Tuesday, September 02, 2014
   
TEXT_SIZE

Virosome: a vehicle for vaccines

A vaccine is a biological preparation that improves immunity to a particular infectious microorganism (microbe). A vaccine typically contains a small amount of an agent (immunogen) that resembles a microorganism. Upon administration, the immunogen stimulates the body's immune system to recognize it as foreign, destroy it, and "remember" it. Consequently, the immune system can more easily recognize and destroy or neutralize the correspondent microorganism that it later encounters, thereby avoiding severe infection and subsequently, pathologies.
The immunogen is made up of some parts of the microbe, as proteins, which are seen by the immune system as the microbe itself. This immunogen usually needs a vehicle to be delivered efficiently in the body.

What is a virosome?

A virosome is the reconstituted membrane of an enveloped virus. Many viruses are surrounded by a membrane, or envelope, that is derived from a membrane of the host cell; these viruses are produced by budding from a host cell membrane.  The envelope thus contains lipids of the host cell and viral proteins. These viral proteins have a function in binding to new host cells, and in inducing fusion of a membrane of the new host cell with the viral membrane.
The figure to the left shows an influenza virus: the envelope (green) made of influenza lipids constitute the membrane and proteins called Hemagglutinin (HA) and Neuraminidase (NA) are intercalated on it. Inside the envelope the Nucleocapsid (brown) and the genetic material of the source virus (grey).

 

 

The figure to the left shows an influenza virus: the envelope (green) made of influenza lipids constitute the membrane and proteins called Hemagglutinin (HA) and Neuraminidase (NA) are intercalated on it. Inside the envelope the Nucleocapsid (brown) and the genetic material of the source virus (grey).

 

 

 

 

Virosomes are produced by dissolving the envelope of a virus by a detergent or short-chain phospholipid. Next, the viral genetic material and non-membrane proteins are removed. Upon the subsequent removal of the detergent or short-chain phospholipid, the viral membrane is reconstituted, producing a virosome, containing the viral membrane proteins and lipids.  Viral proteins confer to virosome based vaccine structural stability, homogeneity and increase the immunological properties of virosomes.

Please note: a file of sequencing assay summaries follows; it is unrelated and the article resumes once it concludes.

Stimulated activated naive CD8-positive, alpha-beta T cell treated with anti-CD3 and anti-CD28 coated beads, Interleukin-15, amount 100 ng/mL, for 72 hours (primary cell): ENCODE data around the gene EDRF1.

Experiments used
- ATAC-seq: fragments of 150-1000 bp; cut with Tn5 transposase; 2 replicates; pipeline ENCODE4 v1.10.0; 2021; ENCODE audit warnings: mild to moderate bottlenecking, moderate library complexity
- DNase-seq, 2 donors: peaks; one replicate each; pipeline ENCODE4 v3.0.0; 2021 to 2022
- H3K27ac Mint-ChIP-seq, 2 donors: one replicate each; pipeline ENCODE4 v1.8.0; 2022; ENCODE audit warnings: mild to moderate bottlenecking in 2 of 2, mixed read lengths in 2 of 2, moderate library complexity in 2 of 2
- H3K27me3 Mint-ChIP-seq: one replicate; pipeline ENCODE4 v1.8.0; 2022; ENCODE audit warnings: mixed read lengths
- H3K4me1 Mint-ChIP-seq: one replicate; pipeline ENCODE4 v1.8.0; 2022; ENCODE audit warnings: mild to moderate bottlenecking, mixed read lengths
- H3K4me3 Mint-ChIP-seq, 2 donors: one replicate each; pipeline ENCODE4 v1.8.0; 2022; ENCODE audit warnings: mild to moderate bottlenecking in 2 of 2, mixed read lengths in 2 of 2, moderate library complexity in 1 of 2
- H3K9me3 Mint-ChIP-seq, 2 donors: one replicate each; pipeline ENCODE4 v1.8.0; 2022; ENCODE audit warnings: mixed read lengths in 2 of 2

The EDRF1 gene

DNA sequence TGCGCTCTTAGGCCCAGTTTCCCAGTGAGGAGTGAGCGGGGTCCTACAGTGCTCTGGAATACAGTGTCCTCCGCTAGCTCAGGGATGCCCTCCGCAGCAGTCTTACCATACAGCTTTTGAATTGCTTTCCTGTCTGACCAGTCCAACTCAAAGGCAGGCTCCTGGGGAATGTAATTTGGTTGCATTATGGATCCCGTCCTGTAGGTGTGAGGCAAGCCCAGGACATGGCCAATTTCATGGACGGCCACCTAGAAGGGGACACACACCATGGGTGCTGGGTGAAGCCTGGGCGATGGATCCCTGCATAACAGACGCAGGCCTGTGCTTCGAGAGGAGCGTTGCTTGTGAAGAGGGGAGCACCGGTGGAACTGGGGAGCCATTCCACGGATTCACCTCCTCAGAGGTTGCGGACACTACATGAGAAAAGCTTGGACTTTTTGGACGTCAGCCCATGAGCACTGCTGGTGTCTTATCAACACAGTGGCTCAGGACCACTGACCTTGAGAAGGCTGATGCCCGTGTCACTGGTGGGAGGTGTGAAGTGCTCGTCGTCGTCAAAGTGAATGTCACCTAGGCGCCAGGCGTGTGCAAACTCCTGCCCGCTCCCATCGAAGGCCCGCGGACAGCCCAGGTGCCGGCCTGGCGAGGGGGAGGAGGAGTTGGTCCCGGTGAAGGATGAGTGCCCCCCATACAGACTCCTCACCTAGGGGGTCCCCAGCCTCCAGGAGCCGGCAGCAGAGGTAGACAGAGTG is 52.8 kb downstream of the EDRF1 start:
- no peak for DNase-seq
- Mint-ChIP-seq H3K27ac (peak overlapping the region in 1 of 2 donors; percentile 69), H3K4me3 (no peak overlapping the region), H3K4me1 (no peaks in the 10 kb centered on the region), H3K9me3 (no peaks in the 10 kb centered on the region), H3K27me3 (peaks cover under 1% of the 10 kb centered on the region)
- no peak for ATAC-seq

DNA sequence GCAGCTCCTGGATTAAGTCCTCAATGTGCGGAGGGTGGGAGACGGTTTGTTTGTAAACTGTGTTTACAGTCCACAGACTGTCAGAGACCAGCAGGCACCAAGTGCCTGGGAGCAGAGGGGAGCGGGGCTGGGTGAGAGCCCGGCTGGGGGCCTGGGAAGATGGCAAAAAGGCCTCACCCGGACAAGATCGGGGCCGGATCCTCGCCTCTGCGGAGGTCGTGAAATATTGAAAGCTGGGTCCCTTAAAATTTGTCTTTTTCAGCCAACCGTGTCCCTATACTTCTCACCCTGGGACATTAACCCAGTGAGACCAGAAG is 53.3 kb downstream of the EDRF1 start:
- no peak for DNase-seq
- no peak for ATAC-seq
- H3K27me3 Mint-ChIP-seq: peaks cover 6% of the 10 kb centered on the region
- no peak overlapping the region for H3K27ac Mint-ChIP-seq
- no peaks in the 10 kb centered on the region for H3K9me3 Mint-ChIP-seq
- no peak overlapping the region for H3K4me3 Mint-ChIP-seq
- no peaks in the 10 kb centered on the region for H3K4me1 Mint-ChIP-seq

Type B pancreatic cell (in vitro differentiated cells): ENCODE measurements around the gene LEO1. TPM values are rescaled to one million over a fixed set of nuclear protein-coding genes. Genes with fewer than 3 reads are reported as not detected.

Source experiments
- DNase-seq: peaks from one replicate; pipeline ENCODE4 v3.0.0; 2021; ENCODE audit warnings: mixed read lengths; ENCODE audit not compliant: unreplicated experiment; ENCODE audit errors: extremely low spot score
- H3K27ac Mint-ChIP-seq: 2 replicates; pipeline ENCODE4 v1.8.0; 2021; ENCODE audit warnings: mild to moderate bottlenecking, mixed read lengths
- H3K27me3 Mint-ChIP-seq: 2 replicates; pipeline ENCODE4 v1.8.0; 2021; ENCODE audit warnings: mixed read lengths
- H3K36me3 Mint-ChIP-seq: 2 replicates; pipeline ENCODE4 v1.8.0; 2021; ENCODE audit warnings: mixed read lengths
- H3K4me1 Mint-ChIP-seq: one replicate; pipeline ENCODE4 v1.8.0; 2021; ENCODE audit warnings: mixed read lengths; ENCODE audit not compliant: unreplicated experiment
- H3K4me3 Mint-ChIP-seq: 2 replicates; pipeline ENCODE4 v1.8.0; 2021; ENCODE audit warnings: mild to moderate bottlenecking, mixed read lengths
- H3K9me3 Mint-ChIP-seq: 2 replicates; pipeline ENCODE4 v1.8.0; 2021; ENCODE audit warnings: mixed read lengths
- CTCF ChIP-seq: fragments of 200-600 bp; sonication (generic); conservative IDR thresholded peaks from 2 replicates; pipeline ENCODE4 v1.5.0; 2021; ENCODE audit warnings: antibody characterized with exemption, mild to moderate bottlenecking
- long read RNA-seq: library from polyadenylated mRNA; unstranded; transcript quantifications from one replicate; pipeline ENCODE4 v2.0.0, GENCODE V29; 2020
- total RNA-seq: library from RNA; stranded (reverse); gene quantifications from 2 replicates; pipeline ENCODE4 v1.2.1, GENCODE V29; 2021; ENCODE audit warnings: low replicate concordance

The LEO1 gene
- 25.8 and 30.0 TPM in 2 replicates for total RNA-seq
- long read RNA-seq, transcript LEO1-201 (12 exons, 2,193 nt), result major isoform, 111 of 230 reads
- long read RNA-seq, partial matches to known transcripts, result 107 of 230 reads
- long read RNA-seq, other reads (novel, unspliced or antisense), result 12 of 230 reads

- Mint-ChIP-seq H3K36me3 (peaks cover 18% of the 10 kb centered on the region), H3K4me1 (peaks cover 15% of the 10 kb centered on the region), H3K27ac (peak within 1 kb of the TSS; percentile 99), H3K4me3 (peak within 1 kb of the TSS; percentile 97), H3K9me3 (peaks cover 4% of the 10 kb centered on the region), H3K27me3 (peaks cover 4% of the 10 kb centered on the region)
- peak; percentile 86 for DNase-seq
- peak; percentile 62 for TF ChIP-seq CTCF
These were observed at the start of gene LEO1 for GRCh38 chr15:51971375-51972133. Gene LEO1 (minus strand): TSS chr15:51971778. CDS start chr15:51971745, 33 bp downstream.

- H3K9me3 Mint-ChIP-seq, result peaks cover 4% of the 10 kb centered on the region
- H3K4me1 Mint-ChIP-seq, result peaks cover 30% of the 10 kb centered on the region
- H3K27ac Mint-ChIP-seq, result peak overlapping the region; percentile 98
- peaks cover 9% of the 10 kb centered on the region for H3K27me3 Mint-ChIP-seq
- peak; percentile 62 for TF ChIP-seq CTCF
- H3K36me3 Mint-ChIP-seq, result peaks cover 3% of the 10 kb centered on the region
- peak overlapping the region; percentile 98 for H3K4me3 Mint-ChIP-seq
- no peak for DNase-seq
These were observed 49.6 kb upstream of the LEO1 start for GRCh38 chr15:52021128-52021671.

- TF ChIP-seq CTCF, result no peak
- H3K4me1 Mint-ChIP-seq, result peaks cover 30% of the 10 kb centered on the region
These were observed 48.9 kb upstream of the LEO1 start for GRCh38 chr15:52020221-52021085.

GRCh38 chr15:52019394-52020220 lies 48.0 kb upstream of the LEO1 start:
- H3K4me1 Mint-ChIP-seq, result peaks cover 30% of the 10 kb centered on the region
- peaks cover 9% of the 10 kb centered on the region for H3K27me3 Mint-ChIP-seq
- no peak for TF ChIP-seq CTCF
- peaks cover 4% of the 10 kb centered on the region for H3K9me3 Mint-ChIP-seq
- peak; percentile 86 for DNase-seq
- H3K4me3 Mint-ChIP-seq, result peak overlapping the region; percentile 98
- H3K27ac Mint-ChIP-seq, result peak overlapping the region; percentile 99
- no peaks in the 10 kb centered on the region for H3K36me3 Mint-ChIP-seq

As shown in the figure to the left, the virus is devoid of the nucleocapsid including the genetic material of the source virus: the virosome is created. Devoid of its substance, it is not able to replicate, cause an infection or a disease.

 

 

 

 

 

Virosome based vaccines

Virosomes provide a technology platform that can be adapted to many vaccines.  Lipids, antigens, adjuvants, or other materials, can be added to the dissolved viral membrane. Or can be included in the virosome during reconstitution.
The safety and tolerability of influenza virosomes have already been proven. The vaccines Inflexal® for influenza and Epaxal® for Hepatitis A are approved products on the market both using virosomes from influenza as a delivery platform.
Mymetics’ vaccine candidates for HIV/AIDS and for Malaria are both based upon the influenza virosomes.

Status and next Steps

Mymetics BV’s laboratory, led by Dr. Toon Stegmann in the Netherlands, continues to develop improved virosome technologies, used for most of its vaccines.

 

designed virosome images

 

Standard&Poors - Analysis Report

To see the latest S&P report on Mymetics, click here: